New construction: extremely light, extremely free, extremely printed Professor Dirk Lowke on a vision for the construction industry
How can we print an extremely lightweight spatial building structure with concrete? The Institute for Building Materials, Concrete Construction and Fire Safety (iBMB) and the Institute of Structural Design (ITE) at Technische Universität Braunschweig are researching this. We talked to Professor Dirk Lowke, head of the Division of Building Materials at iBMB, about the “Beyond 3D Printing” project.
Professor Lowke, the title of your research project is “Beyond 3D Printing”. What does “beyond” mean in this context?
If we take a closer look at 3D printing, we notice that we don’t actually print in 3D. We can only ever print on top of an existing layer. So in the simplest case, we print vertically upwards or – if we’re a bit more daring – we offset the layers a bit so that an oblique structure is created. Ultimately, this is then “2.5D printing”. However, with the process we are developing in the project, we are really free to position the material. We can print the structure into any orientation in space. That would be “real” 3D printing, a materialization in space. That is the decisive difference. This does not yet exist in the construction industry. In other areas, such approaches are already being pursued in research, for example in medicine, where tissue structures are to be printed.
Can you give us an example from the construction industry?
The first 3D-printed house is a nice example. It’s built vertically upward strand by strand. But with the window cutout, you face a problem: What do I do when I get to the top of the window? At this point, I can’t just print upward into the air. This is where the limitations of the layering process become apparent.
In your experiments, you first print structures on a small scale using “Injection 3D Concrete Printing”, a concrete strand into a support gel. How could the process be applied in the construction industry?
Of course, the gel is less suitable for large-scale application because, among other things, it is very expensive. We are replacing the gel with a mineral suspension, which is cheaper, ecologically harmless and recyclable on a large scale. The carrier liquid – a rock flour suspension similar to a mud pack – can be drained off and reused.
The focus is on precast construction, for example of bridge components. The individual segments are printed in the factory, transported to the construction site and assembled on site. In the factory, a correspondingly large container is then needed to produce these prefabricated parts.
But first, we want to print on a larger scale here at TU Braunschweig. The Digital Building Fabrication Laboratory (DBFL) at the Institute of Structural Design (ITE) has the appropriate dimensions to be able to print such structures and precast parts.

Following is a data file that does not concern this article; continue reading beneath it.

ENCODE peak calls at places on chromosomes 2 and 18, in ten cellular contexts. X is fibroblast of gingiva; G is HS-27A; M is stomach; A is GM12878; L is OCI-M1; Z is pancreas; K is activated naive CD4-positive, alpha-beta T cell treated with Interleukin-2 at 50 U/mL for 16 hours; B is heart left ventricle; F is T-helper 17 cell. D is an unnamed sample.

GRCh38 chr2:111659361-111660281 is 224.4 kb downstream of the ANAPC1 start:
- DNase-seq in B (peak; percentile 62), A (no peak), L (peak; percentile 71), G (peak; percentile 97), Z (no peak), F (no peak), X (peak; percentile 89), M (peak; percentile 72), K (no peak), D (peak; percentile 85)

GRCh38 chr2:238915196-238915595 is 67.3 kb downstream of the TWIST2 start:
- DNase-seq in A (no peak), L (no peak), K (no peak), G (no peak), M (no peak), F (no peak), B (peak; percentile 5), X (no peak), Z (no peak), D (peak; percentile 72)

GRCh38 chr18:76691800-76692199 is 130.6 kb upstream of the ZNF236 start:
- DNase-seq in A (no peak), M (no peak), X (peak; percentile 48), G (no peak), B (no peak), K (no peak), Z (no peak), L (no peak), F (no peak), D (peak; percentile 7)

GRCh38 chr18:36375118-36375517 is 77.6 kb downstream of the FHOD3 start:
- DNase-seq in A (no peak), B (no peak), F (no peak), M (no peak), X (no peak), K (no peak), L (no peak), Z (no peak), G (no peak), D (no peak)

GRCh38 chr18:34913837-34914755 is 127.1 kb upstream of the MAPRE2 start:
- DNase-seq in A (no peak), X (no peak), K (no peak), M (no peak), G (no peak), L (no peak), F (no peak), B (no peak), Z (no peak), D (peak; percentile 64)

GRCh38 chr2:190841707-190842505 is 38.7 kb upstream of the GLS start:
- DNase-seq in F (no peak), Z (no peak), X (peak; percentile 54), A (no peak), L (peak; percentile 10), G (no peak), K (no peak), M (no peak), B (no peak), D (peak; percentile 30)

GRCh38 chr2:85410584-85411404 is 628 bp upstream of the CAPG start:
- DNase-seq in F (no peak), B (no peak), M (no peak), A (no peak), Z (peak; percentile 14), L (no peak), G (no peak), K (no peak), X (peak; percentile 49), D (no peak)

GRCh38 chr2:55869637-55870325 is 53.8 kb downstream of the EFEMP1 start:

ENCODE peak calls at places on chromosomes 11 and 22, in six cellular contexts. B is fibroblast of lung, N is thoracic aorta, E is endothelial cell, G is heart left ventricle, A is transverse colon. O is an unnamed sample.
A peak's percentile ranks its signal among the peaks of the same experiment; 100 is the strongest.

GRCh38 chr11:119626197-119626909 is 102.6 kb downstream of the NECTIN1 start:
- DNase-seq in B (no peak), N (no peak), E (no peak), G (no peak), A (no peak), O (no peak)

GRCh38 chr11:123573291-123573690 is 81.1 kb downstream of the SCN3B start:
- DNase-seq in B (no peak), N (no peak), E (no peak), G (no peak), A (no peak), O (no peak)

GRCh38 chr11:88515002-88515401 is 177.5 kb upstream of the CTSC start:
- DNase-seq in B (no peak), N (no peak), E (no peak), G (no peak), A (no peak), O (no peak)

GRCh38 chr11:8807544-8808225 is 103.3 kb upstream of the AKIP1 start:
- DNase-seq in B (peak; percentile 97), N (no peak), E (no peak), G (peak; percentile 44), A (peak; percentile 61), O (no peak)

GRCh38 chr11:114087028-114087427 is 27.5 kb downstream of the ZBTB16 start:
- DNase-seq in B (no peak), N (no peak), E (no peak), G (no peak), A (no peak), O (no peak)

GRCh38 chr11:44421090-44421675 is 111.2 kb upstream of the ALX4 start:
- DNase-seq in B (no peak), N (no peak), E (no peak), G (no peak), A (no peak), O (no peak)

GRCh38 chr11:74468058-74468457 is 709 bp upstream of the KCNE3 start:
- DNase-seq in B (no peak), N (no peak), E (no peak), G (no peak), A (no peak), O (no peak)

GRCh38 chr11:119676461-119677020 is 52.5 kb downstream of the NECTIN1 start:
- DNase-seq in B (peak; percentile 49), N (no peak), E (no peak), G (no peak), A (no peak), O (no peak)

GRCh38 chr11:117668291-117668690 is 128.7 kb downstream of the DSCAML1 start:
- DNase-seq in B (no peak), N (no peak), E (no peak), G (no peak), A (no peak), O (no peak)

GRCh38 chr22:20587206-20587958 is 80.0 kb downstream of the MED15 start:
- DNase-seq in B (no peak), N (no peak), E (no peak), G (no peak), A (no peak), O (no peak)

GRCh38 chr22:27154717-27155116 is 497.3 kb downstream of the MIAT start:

Two years ago, you patented Injection 3D Concrete Printing.
Right. Our patent (together with Professor Norman Hack and Professor Harald Kloft) goes even further than what I have already reported. The carrier material into which the free structure is printed could also be a very inexpensive and ecologically low-impact concrete. This could be used to fill the container, which already has the shape of a normal conventional structure, such as a beam that I place from one support to the next. Since the lower performance concrete can’t carry the load, we would then imprint a spatial structure in that support material with a high performance concrete. We thus hid a very high-performance concrete in the low-cost concrete, which is responsible for the load transfer.
How did the idea for the research project come about?
Actually, I had the basic idea for it for quite some time because, as a “material person,” I find the possibility of being able to print something in space very exciting. However, I didn’t have the vision of what I could do with it on a large scale. Then, when I started talking about it with Professor Norman Hack and Professor Harald Kloft from the ITE of the architecture department, the idea of the research project was quickly born. In the field of additive manufacturing, it is important to work in an interdisciplinary way. In this field, you don’t get very far with individual expertise. As a civil engineer, I can make the concrete float in liquid, but the architect can tell me what will come out of it and how I can use these spatial structures in architecture. And he can imagine how we can implement this on a large scale at DBFL. The exchange with different disciplines works very well here.
What are the further plans?
If the research project is successful, one option is to establish Injection 3D Concrete Printing in the next funding phase of the Collaborative Research Center TRR 277 “Additive Manufacturing in Construction (AMC) – The Challenge of Large Scale”. With this project, we hope to show that the process is a serious vision for the construction industry. Innovative research needs courage!